This simply means that your product is not just good, it had better exceed customers expectations. In fact, you must think carefully about the type of experience that you want your customers to have with your product. In addition, you should take both performance and imagery into account, and create a “brand personality”.
3. Brand Response – how customers think about you?
Your customers’ responses to your brand fall into two categories: “judgments” and “feelings.” These are the two building blocks in this step.
After all, the goal of brand identity is to make your brand exist in the minds of prospective customers, not just on advertising. The customers’ perception of your brand is evidently the prime aspect of building customer relationship, your customers are likely to make judgments about your brand and these fall into four key categories.
- Quality: Customers judge a product or brand based on its actual and perceived quality.
- Credibility: Customers judge credibility using three dimensions – expertise (which includes innovation), trustworthiness, and likability.
- Consideration: Customers judge how relevant your product is to their unique needs.
- Superiority: Customers assess how superior your brand is, compared with your competitors’ brands.
Brand experience can evoke strong emotions from customers directly, but customers tend to respond emotionally to how a brand makes them feel about themselves. According to the CBBE model, there are six positive brand feelings: warmth, fun, excitement, security, social approval, and self-respect.
Considering to these questions listed above:
- What can you do to improve the actual and perceived quality of your product or brand?
- What can you do to increase brand recognition?
- How well does your marketing strategy communicate your brand’s relevant to customers’ needs?
- How does your product or service compare with those of your competitors?
After that, let’s think carefully about the six elements above. Indeed, more emphasis should be made on the choosing of the appropriate factor aligned with your marketing strategy that will reach and grow your customer base
4. Brand Resonance – How your customers want to rebound with you?
Being at the top of the pyramid, brand resonance is the most difficult to attain and the most desirable level to reach. In essence, brand resonance is the deep, psychological customer rapport with your brand.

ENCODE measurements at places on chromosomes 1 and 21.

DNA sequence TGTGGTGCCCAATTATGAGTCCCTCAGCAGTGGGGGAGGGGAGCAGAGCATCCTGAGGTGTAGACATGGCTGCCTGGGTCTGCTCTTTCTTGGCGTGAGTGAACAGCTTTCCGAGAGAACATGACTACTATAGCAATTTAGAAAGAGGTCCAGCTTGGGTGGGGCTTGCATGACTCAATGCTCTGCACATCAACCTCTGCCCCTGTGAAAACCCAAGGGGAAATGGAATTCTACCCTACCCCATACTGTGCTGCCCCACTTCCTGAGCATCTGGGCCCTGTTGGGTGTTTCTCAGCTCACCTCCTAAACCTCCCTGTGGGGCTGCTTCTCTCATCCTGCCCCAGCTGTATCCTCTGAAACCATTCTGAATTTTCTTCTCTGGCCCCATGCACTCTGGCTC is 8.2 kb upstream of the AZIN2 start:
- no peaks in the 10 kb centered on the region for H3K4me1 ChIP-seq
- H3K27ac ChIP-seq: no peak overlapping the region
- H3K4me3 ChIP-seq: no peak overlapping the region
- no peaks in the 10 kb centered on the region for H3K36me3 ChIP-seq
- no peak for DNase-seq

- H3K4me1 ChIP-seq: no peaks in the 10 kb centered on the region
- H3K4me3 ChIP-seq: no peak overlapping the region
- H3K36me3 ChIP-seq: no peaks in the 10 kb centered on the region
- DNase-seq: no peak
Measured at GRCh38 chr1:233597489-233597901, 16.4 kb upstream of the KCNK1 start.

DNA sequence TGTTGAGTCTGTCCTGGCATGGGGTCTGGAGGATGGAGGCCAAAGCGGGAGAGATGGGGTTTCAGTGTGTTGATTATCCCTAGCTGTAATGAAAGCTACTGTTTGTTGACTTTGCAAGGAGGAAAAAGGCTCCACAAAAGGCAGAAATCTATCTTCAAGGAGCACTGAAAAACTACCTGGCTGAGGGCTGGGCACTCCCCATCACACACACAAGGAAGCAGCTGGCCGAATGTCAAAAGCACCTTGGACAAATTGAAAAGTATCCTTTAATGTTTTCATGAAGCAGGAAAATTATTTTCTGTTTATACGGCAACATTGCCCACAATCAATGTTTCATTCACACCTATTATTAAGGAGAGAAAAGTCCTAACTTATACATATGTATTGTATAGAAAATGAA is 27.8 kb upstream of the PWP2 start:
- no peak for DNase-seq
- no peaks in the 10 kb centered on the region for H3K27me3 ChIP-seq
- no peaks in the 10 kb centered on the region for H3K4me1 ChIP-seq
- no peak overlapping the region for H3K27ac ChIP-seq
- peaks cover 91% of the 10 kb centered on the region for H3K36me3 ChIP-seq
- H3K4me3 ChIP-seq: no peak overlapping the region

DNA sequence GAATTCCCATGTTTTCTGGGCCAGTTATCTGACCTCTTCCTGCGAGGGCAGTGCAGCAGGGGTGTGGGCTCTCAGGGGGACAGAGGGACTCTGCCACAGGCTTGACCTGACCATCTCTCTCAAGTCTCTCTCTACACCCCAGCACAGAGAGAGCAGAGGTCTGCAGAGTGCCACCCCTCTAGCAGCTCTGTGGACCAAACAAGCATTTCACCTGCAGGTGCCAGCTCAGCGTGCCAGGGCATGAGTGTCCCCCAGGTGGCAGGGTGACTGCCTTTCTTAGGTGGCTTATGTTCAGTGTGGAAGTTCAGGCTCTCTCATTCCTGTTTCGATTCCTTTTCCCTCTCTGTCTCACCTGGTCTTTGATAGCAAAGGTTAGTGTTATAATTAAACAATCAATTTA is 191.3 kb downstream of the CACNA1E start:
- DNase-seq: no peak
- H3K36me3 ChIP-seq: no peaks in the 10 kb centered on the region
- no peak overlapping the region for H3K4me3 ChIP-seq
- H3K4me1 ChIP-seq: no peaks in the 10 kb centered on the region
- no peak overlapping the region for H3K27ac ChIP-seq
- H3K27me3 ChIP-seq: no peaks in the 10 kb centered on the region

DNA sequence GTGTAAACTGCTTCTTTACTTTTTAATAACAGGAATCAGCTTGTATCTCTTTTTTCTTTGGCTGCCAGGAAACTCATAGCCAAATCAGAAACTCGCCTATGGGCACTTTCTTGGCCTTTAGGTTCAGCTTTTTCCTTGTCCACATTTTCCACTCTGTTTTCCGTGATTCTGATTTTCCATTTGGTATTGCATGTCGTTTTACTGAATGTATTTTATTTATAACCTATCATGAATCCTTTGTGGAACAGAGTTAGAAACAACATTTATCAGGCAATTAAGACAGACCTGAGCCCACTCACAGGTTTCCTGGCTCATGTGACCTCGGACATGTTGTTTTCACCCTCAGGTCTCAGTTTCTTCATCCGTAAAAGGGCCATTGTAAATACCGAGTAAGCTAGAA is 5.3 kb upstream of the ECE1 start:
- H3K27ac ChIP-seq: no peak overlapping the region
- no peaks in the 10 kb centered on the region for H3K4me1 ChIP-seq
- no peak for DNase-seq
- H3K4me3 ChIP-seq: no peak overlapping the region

Brand resonance can be divided into 4 categories:
- Behavioral loyalty: involves regular and repeated purchasing behaviour
- Attitudinal attachment: Customers prefer your products or brand, they see it as a special purchase
- A sense of community: derive from a group of peoples associated with the brand that your customers feel a sense of belongings.
- Active engagement: is perceived as the highest level of brand loyalty. Customers who feel actively engaged with your brand though they are not purchasing it or consuming it. It’s the sum of all the ways you connect with your customers: participating in groups, forums, conversations on social media and other outdoor activities.
At this stage, list all the questions regarding what you can provide reinforcing rewards and incentives to your most loyal brand advocates as well as host events that will drive up your customer engagement.
The CBBE Model by Kevin Lane Keller is particularly useful to your business in today’s aggressive marketplace. However, brand building is not a piece of cake, especially when your company is still in the onset of creating a solid foundation at the very bottom of the pyramid. With over 20 years of experience in business consulting and branding for thousands of large, mid-market enterprise businesses, which are both domestic and international clients, SPN will help you establish a concrete foundation to achieve future success.